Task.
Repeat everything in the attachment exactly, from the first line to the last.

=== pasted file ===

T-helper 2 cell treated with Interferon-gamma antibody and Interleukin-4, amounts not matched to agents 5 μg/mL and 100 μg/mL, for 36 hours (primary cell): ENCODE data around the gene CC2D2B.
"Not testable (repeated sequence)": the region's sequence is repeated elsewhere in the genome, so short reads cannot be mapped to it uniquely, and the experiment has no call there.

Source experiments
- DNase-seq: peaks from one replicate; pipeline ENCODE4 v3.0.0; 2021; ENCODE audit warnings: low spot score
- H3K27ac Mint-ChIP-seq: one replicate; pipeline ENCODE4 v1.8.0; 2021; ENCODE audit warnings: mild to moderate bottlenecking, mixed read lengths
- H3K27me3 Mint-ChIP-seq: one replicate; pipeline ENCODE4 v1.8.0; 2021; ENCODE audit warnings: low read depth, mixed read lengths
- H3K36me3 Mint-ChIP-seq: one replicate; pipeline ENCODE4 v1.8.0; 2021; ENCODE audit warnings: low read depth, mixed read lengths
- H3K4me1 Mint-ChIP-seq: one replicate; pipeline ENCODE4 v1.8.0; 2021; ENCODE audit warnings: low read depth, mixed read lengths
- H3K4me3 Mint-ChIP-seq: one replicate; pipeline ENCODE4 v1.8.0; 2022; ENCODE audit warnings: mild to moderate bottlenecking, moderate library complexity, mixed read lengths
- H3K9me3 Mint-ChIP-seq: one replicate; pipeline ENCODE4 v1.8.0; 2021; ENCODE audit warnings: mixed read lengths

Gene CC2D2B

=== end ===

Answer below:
T-helper 2 cell treated with Interferon-gamma antibody and Interleukin-4, amounts not matched to agents 5 μg/mL and 100 μg/mL, for 36 hours (primary cell): ENCODE data around the gene CC2D2B.
"Not testable (repeated sequence)": the region's sequence is repeated elsewhere in the genome, so short reads cannot be mapped to it uniquely, and the experiment has no call there.

Source experiments
- DNase-seq: peaks from one replicate; pipeline ENCODE4 v3.0.0; 2021; ENCODE audit warnings: low spot score
- H3K27ac Mint-ChIP-seq: one replicate; pipeline ENCODE4 v1.8.0; 2021; ENCODE audit warnings: mild to moderate bottlenecking, mixed read lengths
- H3K27me3 Mint-ChIP-seq: one replicate; pipeline ENCODE4 v1.8.0; 2021; ENCODE audit warnings: low read depth, mixed read lengths
- H3K36me3 Mint-ChIP-seq: one replicate; pipeline ENCODE4 v1.8.0; 2021; ENCODE audit warnings: low read depth, mixed read lengths
- H3K4me1 Mint-ChIP-seq: one replicate; pipeline ENCODE4 v1.8.0; 2021; ENCODE audit warnings: low read depth, mixed read lengths
- H3K4me3 Mint-ChIP-seq: one replicate; pipeline ENCODE4 v1.8.0; 2022; ENCODE audit warnings: mild to moderate bottlenecking, moderate library complexity, mixed read lengths
- H3K9me3 Mint-ChIP-seq: one replicate; pipeline ENCODE4 v1.8.0; 2021; ENCODE audit warnings: mixed read lengths

Gene CC2D2B